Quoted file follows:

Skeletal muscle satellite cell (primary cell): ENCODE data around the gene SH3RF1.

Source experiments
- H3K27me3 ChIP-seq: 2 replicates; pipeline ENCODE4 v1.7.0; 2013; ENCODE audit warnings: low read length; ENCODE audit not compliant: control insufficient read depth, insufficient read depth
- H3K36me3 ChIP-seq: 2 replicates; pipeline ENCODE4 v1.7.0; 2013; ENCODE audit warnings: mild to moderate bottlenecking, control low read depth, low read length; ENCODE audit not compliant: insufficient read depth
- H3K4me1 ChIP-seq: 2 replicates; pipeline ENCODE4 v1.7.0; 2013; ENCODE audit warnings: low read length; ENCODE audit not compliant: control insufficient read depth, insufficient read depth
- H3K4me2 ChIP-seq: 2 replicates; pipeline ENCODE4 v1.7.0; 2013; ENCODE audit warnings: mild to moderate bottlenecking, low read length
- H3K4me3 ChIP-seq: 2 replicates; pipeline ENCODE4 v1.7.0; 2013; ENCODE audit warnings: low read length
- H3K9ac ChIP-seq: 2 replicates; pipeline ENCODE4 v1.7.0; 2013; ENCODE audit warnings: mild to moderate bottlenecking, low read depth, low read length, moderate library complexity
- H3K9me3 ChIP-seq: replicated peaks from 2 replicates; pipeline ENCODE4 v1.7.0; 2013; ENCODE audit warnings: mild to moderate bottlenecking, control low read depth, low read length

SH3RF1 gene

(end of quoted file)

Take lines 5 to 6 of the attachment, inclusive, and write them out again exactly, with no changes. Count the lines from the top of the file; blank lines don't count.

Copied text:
- H3K4me1 ChIP-seq: 2 replicates; pipeline ENCODE4 v1.7.0; 2013; ENCODE audit warnings: low read length; ENCODE audit not compliant: control insufficient read depth, insufficient read depth
- H3K4me2 ChIP-seq: 2 replicates; pipeline ENCODE4 v1.7.0; 2013; ENCODE audit warnings: mild to moderate bottlenecking, low read length